Friday, April 16, 2010

Touchscreen Poker

The following is a shared article with my new poker site iSmellPoker.com Enjoy!

It’s 2010. We really should be on some kind of space odyssey. Hell, we should be on the sequel. I am willing to accept that I still don’t have a flying car or a robot butler, but do I have to accept playing cards with the same dead trees we’ve had since Gutenberg? Actually, no, I don’t. There are two innovations currently on the rise that allow players to holster their decks in favor of touch-screeny goodness--the Apple iPad and the Microsoft Surface.

First, a word on the iPad. To me, the main draw is the interface. The iPhone made navigating cell phone features not just easy, but fun; the iPad does the same for laptops. There is something exciting about not using a mouse and traditional keyboard to browse the web and interact with apps. It’s new, it’s shiny, I want one. One of Apple’s first apps for the iPhone was a Texas Hold’em game, so I have no doubts that a poker game will be available for the iPad soon if they aren’t already. I am confident it will be fun, on-line enabled and, unfortunately,  “play money”. In other words, no matter how slick the design, I won’t be playing more than a couple games before returning to Full Tilt and the like.

Apple’s app store is a walled-garden as they say in the tech world. This means corporate has to approve every app before the unwashed masses gets their grubby little hands on it. Full Tilt has little incentive to make an app for the App Store because it will either be denied or lack real-money play.

So why do I even bring up the iPad? Because it is the shape of things to come. “Me-too” tablet computers with follow Apple’s lead. If history has taught us anything, these new tablets will be less elegant yet more open than Apple. Imagine Full Tilt ported to a touch-screen tablet running a Google Android or Chrome OS? Sign me up!



The Microsoft Surface’s gambling application is already apparent. The consumer electronic blog Engadget has already featured a video of the Surface running a poker table. Picture a Surface at your local casino. You place your drink on the table and it lets the bar know when you need a refill. You place your credit card on the table and the transaction provides you as many digital chips and you’d like. Your cell phone pairs with the table over bluetooth or Wi-Fi and displays your hole cards. The touch screen recognizes all the gestures you already know. Tap the table to check in poker or hit in blackjack. Swipe your cards forward to fold. Drag your chips into the pot as if they were real. Who needs a dealer?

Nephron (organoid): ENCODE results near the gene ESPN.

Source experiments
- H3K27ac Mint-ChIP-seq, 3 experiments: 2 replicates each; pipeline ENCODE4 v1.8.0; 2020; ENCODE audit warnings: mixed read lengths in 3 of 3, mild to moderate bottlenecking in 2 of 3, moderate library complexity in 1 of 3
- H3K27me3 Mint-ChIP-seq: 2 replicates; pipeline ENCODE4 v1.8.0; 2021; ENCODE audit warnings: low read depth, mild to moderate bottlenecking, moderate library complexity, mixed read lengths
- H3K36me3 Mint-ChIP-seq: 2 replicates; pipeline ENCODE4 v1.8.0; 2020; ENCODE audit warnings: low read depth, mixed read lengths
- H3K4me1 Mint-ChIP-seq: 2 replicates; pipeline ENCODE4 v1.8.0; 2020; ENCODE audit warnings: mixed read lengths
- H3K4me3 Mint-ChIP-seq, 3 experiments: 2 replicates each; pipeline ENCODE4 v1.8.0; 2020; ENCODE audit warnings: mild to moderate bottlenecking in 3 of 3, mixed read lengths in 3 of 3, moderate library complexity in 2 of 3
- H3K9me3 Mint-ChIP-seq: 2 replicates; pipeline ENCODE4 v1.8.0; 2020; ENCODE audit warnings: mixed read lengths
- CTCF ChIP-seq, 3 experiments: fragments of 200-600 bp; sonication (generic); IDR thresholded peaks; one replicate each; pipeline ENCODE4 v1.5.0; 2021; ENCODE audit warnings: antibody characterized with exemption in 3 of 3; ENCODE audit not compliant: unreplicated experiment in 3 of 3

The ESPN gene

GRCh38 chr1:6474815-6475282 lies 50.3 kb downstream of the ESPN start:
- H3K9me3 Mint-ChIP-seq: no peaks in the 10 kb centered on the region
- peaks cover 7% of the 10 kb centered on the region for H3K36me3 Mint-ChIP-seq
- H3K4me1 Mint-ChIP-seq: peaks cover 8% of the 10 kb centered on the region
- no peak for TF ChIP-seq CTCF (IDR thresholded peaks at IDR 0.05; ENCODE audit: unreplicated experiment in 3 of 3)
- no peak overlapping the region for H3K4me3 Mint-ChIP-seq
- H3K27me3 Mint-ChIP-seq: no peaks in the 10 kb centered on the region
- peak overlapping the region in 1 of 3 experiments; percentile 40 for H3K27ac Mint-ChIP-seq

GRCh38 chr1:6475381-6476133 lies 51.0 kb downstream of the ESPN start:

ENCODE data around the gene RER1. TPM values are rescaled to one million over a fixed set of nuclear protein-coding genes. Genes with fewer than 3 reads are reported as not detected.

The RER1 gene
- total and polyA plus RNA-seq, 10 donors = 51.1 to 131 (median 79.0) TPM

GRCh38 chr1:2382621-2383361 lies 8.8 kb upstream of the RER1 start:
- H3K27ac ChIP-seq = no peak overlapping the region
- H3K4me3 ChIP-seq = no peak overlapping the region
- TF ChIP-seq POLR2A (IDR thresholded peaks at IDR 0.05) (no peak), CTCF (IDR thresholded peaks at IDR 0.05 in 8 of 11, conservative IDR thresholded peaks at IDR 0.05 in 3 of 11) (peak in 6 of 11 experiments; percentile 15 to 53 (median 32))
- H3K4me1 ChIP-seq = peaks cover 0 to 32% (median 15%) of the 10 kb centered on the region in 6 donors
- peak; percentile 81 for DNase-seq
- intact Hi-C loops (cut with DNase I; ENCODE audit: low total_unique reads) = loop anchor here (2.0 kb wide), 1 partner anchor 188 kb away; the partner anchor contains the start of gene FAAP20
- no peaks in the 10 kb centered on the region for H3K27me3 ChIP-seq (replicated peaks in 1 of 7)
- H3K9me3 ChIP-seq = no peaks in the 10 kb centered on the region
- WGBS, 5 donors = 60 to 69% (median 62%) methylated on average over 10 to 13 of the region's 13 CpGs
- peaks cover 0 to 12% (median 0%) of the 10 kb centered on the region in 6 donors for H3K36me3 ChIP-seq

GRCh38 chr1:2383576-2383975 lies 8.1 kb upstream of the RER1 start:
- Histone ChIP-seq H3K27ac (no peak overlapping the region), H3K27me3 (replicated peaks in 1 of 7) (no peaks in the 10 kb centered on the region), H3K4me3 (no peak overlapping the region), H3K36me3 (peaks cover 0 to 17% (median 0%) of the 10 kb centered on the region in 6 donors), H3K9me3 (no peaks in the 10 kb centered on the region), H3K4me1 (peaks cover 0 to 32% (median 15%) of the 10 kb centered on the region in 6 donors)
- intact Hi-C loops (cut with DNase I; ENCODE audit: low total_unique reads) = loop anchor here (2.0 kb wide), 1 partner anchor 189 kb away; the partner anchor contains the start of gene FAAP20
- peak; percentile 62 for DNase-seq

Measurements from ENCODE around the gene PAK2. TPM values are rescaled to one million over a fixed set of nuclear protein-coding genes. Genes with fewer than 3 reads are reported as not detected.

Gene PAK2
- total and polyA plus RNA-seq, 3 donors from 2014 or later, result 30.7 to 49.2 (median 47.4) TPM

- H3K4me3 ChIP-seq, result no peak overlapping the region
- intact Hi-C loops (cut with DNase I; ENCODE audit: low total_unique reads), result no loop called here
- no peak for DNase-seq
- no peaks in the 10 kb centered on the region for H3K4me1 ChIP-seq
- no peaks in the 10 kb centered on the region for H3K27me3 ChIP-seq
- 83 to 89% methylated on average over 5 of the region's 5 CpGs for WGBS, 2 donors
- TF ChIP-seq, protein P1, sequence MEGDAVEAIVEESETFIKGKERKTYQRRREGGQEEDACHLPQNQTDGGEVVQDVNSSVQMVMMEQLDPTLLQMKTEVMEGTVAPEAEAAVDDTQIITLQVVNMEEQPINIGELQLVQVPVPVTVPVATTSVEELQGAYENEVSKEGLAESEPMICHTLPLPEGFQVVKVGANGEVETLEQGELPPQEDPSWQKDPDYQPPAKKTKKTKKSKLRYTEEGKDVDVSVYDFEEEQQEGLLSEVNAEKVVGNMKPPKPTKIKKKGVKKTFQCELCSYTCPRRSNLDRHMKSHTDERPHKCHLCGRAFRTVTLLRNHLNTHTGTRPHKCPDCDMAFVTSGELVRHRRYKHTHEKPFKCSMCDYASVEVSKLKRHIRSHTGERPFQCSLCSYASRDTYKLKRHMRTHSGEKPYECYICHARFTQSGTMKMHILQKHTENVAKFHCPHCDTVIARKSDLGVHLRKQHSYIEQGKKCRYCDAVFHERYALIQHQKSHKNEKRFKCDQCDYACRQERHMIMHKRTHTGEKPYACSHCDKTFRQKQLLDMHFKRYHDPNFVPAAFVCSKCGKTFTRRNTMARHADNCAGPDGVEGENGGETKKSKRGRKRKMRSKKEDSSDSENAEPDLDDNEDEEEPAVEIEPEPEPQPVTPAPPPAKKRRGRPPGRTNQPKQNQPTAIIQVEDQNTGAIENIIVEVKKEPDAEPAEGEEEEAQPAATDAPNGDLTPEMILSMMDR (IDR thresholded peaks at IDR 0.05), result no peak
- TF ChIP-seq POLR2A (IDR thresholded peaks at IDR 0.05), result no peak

Of course, we may want a dealer. I doubt casinos will ever run their whole operation as a Microsoft Surface farm, but it would be a great supplemental option. Expect to see them soon. The future is now.

Monday, April 12, 2010

Hard-Traveling Hero, Part II

About my last post: first mistake, I was too aggressive to bet out in money game with AK. I should have just called. Knowing that if any one on the table had a hand they would raise. All I had to do was re-raise. If the raise was not too big I would have re-raised, and fold if he re-raised back.

Second, I got greedy. I should have checked the turn after being called because the pot was already huge. By now, I should known either he is chasing or is sitting on trips. I should have cut my losses.

Tournament later that day. 86 players...

I was the third man out. I went out little by little. I did not play tight, and when I did have a hand I was scared to play. I did not converge from my good hand. To paraphrase a famous player, all you need is more chips every round then what you had in previous round. Meaning as long as you are up from previous round you are on your way to final table. I did not do that. I simply kept calling...and let my opponent catch their cards. Where I should have been aggressive I wasn't and where should have been passive I was aggressive. I had my game mixed up.

Vegas is tough, especially for online players. Online is fast paced. Live is slow paced. Online poker is like playing poker on steroids.

Next week I gain experience, and return with a vengeance in Sin City. This time I am ready.

Monday, April 5, 2010

Hard-Traveling Hero, Part I

A friend of mine travels the country in his big-rig, stopping from time to time to play cards. He will begin to chronicle his casino hopping exploits on HCD starting today in a series I'm calling "Hard-Traveling Hero."

Hello, all you online poker foes! I have traveled to almost all the casinos in the continental US, the only exception being the Hollywood casino in Connecticut. Yes, Connecticut has a casino and happens to be one the top casinos in United States.

Sure, you already know that playing a live game is different from playing online. Here is my experience in past one year traveling around the country

First time I ever walked into Bellagio I was "awwwwed". Luckily, Bellagio's poker room is right near the entrance if you take the bridge. And that's what I ended up doing. I sat down on a live table, decided I can play few hands before the $300 buy-in tournament. (You can find all the tournament times and buy-ins online.). I lost $380 dollars in 45 minutes. 1/2 blinds no-limit. 30 minutes in I raised with AK, something I am use to online. I raised $15 dollars, 1 person re-raised me $15 more. $63 in pot. Flop was A K 2. Money hand for me. I bet $80 on flop. He calls without much hesitation. $223 in pot. Turn was a 7. I bet all-in $180. He calls and shows KK. River did not help me. Can u guess what I did wrong?.

Next week I will write about the live tournament at Bellagio.